Because of action and potential for suspense, the Raptor Free Flight exhibition is one of the museum’s most popular program.  Naturalists began the program in 1996, and did so using several  captive birds that they had worked hard to condition.  Time has shown that’s really the only way it will work.  “We can’t even use rescued birds,” said another docent, “for eventually they want to take off and resume their wild ways.  We need birds we’ve conditioned. Some may come from wild nests where adults have been killed. Those birds need our help.”

Currently, bird species used for the program include the Chihuahuan Raven, Harris’s Hawk, a Barn Owl, Great Horned Owl, Gray Hawk, Ferruginous Hawk, Peregrine Falcon, and the Prairie Falcon, but before the program begins the narrator explains the concept of “space.”  Most importantly, your space.

“Birds know their space,” says the docent.  “You probably don’t.  Your space is from the top of your head to the soles of your shoes.”  Just a few minutes into the program that precaution was dramatized.


SonoranMuseum-18 SonoranMuseum-17 SonoranMuseum-14


L to R:  Morsels of food and hand moves serve to direct the flight of birds, which can attract hundreds of spectators.  Again, morsels of food control where a bird, the Gray Hawk,  will perch. 

 

Over one-hundred of us are now lined up along a 12-foot wide path delineated on each side by two 100-yard-long cabled fences.  Though our Red Tail has apparently forgotten its lessons, museum birds have been conditioned by trainers to land at specific spots lured in each time by a morsel of food.  Food might be a recently frozen (dead of course) mouse which managers purchase commercially.  And now the action begins.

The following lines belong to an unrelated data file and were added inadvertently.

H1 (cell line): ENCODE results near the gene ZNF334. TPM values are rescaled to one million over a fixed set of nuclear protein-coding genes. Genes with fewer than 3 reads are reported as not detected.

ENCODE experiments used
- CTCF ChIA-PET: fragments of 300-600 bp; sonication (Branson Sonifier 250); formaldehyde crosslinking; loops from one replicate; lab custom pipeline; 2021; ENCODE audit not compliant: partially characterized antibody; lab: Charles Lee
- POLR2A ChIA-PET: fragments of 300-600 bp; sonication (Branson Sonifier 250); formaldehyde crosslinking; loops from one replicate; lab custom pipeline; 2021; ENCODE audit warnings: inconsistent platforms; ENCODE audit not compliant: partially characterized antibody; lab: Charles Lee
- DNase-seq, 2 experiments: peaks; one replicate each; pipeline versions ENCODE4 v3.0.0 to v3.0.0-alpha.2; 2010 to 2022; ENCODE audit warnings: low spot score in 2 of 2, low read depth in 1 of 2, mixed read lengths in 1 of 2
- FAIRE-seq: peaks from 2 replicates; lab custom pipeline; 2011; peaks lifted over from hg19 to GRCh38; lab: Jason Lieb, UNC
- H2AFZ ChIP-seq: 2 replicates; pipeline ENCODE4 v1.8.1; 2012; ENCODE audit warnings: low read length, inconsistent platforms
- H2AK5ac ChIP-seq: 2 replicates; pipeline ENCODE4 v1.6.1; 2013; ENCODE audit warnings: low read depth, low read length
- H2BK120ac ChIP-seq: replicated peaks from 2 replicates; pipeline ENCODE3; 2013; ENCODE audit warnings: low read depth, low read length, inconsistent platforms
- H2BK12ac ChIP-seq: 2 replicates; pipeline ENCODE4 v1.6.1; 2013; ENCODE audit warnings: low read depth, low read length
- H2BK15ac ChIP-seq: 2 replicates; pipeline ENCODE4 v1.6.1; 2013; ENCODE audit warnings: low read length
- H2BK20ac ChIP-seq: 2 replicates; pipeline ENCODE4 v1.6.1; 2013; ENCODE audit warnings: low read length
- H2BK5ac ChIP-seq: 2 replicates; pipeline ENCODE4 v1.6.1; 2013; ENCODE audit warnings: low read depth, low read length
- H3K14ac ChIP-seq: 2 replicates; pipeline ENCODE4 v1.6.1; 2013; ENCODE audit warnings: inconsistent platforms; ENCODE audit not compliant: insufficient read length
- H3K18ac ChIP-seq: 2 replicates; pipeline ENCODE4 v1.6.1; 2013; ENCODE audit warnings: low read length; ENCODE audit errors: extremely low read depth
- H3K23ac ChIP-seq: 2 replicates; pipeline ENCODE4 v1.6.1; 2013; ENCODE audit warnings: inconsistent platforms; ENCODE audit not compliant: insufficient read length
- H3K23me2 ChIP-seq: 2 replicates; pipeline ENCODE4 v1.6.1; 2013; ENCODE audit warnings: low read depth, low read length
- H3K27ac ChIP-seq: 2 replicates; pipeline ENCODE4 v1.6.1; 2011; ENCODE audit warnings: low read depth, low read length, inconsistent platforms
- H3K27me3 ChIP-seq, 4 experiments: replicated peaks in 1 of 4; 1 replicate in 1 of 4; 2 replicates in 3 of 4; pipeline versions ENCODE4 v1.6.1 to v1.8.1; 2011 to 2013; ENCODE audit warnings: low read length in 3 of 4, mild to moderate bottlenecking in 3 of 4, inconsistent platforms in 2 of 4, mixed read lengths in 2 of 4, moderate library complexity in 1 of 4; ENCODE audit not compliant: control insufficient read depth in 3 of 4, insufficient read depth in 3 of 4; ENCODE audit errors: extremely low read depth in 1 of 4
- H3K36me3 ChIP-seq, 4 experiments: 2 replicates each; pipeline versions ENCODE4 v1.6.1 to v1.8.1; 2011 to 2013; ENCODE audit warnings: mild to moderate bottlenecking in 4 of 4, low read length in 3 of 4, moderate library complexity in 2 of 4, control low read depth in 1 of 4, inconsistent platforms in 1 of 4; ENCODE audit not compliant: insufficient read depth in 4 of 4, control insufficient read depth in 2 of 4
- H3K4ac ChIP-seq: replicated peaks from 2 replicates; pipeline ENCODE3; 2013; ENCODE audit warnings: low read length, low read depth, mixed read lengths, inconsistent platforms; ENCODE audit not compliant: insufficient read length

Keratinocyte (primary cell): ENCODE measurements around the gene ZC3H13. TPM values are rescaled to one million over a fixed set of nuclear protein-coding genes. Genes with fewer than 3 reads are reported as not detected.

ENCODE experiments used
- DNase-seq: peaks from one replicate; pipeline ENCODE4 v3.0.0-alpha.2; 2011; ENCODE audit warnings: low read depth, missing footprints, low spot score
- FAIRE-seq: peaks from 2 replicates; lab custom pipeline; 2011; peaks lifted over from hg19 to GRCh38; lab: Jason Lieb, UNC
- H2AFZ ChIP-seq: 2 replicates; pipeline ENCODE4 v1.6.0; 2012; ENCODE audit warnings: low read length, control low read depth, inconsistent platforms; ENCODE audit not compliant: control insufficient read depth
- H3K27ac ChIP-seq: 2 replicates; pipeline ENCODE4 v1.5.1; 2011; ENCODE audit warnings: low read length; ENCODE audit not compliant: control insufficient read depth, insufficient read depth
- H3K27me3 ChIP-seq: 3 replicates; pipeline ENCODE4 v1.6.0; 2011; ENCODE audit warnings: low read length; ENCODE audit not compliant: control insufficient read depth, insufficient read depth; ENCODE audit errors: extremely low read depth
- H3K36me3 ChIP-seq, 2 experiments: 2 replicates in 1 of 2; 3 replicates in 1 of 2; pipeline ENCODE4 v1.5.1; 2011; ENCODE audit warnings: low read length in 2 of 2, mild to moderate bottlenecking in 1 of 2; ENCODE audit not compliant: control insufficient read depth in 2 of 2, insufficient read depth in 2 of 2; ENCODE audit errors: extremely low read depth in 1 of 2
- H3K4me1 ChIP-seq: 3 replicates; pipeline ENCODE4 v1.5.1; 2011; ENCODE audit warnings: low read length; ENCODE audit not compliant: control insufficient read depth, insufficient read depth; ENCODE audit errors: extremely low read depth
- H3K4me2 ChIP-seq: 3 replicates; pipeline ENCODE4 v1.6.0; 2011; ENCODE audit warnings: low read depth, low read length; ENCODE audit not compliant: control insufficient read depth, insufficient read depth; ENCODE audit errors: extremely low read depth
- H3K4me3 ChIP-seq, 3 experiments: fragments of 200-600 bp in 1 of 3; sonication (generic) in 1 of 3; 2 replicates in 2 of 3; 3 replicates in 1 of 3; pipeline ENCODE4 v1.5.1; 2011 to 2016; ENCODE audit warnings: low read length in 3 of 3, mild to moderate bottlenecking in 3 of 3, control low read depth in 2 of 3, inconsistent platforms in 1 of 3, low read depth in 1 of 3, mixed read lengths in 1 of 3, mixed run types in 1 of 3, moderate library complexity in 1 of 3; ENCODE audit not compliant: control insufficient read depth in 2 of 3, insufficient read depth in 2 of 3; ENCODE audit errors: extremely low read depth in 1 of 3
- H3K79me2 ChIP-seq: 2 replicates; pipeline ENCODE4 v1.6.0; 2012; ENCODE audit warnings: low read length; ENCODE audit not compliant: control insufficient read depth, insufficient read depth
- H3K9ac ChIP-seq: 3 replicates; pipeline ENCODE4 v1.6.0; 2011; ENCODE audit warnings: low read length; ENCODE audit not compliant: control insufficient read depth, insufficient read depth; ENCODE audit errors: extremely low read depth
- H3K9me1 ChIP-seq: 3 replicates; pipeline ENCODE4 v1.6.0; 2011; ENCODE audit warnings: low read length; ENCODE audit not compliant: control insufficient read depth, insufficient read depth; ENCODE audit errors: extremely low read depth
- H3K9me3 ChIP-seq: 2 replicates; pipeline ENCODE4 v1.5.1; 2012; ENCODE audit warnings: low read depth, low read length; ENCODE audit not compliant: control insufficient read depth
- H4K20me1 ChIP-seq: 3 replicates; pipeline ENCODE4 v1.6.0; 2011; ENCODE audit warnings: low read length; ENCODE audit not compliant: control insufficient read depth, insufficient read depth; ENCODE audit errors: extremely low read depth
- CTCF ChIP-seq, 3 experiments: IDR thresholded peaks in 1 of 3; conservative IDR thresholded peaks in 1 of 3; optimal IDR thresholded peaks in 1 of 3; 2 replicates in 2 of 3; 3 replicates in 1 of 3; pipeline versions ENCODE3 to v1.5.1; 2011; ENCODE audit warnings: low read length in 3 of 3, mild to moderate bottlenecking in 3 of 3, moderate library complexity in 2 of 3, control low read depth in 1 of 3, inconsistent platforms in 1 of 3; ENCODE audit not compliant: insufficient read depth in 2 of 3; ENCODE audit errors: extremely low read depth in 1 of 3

Several trainers place food items onto the branch of a saguaro cactus and we all watch as a Barn Owl swoops to snatch the morsel – and then gulp it down.  On the other side of the fence another trainer waves his hand and secures yet another morsel of food.  The bird fixes its attention on the food, flaps its wings vigorously and zooms to the other side of the path.  And this is what is so exciting, for as the bird powers toward the food it is just inches above our heads.

“See!” exclaims Carol. “That’s why we don’t want you placing small children on your shoulders?”  The remark draws a hearty but nervous laugh.

Other species are also used to include a prairie falcon and its speed and maneuverability draws more gasps.  “Prairie falcons,” says Carol Hemmingway, “can dive at 200 miles per hour, making them one of the fastest of all birds.  Only the Peregrine Falcon may be faster.”


SonoranMuseum-5

Grace of the Great horned owl in flight

 

Though already listening closely, my ears really perk when Carol says that although there are 30 potential prairie falcon nesting sites in Arizona, only one remains.  “Critical habitat is being lost to human expansion,” she emphasizes. And that, without her saying, is another reason the educational efforts of the museum are so important.

But what’s happened to our Red Tail Hawk?

The program lasted over half an hour, and just moments after our group began to disband, the Red Tail returned. “You can see that we don’t really control the birds,” says Carol.  “But the birds are pretty smart and know from conditioning that this is where they want to stay.”